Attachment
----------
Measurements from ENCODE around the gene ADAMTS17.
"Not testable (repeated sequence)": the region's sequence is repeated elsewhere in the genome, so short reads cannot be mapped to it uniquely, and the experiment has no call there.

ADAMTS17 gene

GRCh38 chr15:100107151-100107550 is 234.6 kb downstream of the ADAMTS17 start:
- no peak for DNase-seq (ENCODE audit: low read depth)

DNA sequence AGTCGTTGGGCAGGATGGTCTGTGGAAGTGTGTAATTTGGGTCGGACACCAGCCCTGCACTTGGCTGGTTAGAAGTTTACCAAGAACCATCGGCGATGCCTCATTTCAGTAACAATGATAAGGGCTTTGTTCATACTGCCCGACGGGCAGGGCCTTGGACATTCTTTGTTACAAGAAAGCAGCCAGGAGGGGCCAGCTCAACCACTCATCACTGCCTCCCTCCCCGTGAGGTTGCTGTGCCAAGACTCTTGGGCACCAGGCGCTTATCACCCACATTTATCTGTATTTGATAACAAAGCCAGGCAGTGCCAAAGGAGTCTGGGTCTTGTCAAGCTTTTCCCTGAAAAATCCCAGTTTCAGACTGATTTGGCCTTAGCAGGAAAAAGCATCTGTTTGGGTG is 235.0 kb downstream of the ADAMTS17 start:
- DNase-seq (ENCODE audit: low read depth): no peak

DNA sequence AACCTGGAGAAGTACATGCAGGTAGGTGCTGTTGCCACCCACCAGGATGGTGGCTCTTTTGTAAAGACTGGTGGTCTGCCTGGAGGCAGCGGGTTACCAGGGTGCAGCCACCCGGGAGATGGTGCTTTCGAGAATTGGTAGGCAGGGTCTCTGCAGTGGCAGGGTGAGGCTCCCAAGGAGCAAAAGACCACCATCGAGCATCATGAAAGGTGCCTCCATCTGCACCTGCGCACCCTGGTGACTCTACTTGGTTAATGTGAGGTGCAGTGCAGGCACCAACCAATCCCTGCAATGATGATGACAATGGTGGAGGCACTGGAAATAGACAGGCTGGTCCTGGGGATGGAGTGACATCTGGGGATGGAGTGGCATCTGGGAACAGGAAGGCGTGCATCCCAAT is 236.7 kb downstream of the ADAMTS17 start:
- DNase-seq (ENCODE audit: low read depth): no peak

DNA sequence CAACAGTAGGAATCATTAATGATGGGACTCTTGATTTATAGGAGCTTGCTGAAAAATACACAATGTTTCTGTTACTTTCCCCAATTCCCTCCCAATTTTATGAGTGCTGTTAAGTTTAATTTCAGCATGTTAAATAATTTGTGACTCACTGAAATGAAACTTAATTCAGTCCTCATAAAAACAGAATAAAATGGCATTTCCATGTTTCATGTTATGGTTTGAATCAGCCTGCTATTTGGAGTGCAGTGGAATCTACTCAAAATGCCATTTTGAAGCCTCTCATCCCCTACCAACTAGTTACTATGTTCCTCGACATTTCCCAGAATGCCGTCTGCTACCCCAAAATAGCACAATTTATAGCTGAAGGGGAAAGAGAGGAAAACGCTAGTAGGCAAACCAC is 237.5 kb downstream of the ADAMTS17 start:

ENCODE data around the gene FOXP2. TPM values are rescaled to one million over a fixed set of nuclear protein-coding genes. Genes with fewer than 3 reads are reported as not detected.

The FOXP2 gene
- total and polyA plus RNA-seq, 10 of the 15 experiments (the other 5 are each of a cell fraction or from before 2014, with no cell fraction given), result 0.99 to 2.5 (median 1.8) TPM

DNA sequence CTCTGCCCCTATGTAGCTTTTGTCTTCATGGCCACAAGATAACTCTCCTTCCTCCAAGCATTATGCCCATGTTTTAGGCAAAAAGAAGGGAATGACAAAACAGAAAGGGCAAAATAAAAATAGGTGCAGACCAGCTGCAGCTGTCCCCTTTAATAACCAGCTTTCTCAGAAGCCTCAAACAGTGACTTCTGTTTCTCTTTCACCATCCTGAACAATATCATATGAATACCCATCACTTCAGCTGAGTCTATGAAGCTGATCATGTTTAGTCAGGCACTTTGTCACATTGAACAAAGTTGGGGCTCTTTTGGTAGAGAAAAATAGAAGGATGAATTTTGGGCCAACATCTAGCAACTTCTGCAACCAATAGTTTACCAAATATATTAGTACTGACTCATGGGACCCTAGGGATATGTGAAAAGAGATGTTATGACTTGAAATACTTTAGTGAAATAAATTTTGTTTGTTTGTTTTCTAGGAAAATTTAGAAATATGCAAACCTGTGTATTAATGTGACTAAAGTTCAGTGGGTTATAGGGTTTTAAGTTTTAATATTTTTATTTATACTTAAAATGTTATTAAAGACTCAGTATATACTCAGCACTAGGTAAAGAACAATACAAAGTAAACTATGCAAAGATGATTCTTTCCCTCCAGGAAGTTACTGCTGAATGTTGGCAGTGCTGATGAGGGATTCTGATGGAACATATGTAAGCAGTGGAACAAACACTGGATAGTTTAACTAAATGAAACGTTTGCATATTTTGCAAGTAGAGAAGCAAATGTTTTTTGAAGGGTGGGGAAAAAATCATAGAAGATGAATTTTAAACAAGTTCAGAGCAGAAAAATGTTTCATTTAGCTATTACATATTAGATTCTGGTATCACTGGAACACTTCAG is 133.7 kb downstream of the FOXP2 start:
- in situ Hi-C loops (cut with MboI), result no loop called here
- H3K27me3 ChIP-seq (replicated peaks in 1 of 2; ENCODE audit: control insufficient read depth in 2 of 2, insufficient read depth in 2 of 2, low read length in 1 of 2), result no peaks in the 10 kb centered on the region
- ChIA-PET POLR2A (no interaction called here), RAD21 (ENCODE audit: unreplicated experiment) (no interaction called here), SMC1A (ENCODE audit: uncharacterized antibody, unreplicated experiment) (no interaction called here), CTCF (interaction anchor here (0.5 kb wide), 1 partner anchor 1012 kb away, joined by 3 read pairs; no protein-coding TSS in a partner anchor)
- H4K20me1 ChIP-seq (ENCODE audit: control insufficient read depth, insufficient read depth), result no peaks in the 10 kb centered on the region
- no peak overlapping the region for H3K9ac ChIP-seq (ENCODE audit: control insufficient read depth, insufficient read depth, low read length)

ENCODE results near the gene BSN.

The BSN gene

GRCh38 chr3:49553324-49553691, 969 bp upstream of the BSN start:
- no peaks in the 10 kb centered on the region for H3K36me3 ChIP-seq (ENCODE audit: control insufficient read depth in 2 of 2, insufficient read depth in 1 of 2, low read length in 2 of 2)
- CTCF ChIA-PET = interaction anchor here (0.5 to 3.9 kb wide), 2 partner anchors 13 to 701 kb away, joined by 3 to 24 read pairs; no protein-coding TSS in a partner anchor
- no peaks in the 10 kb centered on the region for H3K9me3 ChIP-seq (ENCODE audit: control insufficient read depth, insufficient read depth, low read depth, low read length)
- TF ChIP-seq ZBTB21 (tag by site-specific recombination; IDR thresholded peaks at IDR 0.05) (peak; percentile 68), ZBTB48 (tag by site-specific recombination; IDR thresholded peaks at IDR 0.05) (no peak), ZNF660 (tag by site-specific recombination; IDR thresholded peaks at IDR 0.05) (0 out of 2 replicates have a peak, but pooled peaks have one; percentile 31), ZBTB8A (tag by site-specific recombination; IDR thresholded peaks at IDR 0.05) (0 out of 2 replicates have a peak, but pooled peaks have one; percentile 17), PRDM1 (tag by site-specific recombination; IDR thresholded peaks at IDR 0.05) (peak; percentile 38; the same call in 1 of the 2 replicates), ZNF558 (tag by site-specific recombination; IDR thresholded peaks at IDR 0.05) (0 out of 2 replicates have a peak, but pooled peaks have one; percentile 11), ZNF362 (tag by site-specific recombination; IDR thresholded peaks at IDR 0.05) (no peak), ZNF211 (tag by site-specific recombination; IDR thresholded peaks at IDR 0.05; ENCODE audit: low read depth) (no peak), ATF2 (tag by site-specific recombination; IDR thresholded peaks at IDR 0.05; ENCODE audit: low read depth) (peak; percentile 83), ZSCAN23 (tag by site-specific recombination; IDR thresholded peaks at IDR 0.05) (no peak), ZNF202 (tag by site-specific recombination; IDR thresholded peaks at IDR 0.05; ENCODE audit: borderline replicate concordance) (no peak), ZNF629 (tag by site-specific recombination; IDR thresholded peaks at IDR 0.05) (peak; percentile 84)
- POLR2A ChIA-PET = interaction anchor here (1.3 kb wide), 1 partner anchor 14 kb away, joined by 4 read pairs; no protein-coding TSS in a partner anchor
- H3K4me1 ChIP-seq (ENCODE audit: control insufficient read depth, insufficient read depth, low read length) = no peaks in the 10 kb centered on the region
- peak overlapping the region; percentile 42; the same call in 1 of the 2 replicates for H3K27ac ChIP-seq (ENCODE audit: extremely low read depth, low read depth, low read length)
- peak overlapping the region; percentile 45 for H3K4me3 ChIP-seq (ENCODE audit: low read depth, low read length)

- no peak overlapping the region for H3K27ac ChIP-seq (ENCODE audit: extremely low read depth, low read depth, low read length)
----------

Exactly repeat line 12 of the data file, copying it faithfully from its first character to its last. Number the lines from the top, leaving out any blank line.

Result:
The FOXP2 gene